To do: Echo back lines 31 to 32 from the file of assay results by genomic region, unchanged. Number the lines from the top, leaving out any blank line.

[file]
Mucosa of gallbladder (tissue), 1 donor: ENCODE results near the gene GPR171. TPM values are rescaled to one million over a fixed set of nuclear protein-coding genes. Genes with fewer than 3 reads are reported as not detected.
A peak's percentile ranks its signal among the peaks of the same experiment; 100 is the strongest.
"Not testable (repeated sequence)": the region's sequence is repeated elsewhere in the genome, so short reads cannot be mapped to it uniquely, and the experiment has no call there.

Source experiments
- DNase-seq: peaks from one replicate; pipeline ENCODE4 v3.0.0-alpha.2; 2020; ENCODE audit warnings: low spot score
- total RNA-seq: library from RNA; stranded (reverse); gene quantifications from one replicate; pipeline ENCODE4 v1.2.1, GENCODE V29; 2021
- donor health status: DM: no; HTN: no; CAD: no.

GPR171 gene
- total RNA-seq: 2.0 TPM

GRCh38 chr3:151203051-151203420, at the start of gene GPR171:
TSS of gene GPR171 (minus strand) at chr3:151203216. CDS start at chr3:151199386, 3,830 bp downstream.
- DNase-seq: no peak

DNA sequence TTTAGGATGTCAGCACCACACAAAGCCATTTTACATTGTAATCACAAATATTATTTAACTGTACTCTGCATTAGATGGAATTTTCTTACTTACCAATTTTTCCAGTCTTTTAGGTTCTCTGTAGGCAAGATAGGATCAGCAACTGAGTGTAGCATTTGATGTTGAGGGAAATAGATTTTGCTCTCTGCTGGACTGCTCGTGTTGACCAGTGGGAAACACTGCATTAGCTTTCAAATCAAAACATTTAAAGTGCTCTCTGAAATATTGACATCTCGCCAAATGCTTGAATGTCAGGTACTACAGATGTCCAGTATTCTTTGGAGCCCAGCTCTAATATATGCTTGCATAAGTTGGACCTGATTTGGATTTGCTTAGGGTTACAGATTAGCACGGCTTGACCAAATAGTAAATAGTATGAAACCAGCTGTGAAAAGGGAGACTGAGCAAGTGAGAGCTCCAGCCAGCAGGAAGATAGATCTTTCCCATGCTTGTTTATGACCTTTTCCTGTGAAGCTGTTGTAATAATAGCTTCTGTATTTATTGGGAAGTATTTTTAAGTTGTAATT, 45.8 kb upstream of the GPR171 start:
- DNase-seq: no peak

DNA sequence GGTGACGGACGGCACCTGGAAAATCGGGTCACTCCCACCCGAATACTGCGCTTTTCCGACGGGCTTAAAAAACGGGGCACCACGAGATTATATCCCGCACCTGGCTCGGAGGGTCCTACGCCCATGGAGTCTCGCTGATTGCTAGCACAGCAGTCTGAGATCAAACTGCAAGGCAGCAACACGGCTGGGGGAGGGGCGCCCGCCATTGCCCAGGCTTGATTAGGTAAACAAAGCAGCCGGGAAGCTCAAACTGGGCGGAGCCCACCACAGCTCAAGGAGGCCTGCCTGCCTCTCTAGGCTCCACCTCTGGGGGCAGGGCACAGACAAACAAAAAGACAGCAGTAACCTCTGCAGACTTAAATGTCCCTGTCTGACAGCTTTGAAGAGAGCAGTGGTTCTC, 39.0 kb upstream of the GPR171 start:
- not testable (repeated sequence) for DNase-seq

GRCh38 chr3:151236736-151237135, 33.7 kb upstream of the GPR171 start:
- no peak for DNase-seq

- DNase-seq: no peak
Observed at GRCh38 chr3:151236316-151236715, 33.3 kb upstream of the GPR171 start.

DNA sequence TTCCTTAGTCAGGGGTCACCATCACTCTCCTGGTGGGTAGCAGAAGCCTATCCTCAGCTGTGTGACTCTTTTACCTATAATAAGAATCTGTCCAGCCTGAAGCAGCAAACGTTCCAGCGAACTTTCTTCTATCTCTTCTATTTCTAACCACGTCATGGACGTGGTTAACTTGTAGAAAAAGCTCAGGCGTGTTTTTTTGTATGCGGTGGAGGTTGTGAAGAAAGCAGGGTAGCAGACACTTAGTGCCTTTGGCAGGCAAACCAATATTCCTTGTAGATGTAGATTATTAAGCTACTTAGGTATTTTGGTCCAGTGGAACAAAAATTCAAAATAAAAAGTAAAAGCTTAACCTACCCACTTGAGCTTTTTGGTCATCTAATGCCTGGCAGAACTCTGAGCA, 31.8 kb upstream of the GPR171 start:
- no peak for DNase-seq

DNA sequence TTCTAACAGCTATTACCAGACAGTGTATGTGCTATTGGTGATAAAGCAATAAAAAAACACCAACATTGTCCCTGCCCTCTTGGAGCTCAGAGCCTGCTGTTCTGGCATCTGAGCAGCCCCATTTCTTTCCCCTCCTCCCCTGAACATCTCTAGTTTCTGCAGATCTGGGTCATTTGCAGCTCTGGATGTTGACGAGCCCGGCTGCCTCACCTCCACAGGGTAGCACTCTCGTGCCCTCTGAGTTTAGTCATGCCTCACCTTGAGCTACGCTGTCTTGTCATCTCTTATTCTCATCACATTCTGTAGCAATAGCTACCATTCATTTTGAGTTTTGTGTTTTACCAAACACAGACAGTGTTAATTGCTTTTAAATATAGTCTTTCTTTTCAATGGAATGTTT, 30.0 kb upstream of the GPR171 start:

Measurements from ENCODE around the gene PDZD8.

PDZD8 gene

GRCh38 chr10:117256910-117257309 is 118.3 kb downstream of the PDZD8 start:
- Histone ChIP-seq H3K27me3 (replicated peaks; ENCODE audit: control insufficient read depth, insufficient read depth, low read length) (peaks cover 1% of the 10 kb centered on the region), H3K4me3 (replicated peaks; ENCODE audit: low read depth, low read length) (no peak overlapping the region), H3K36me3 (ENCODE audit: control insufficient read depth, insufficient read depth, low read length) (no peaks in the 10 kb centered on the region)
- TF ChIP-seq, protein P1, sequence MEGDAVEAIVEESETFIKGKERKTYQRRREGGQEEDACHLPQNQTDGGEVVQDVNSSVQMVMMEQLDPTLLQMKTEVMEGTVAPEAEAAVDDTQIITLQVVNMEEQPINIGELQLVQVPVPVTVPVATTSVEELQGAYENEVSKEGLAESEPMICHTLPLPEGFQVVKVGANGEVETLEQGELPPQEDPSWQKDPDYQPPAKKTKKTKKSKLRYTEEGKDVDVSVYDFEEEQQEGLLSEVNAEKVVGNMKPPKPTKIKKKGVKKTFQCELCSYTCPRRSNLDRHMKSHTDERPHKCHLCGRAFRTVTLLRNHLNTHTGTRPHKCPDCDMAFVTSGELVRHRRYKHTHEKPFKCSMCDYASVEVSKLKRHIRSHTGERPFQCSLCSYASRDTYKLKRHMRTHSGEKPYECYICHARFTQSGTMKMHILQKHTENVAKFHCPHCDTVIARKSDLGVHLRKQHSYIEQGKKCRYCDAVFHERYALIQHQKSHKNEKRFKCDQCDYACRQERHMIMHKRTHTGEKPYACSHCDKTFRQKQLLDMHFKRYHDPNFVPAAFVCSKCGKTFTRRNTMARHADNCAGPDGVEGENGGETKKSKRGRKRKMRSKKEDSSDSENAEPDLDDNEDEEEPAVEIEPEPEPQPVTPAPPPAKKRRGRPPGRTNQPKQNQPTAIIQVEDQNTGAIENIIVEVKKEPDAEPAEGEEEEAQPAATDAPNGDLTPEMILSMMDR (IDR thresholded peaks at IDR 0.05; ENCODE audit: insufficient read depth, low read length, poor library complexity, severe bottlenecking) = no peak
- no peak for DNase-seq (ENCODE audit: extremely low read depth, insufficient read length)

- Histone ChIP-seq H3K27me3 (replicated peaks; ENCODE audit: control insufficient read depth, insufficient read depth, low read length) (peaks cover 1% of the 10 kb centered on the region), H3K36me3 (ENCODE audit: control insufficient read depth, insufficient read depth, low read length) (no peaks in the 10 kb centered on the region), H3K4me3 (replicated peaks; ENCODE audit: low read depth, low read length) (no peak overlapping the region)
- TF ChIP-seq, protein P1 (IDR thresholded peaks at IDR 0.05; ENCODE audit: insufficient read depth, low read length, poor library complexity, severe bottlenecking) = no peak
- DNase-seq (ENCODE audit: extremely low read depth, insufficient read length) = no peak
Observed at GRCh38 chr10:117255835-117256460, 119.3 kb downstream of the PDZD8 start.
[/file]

- TF ChIP-seq, protein P1 (IDR thresholded peaks at IDR 0.05; ENCODE audit: insufficient read depth, low read length, poor library complexity, severe bottlenecking) = no peak
- DNase-seq (ENCODE audit: extremely low read depth, insufficient read length) = no peak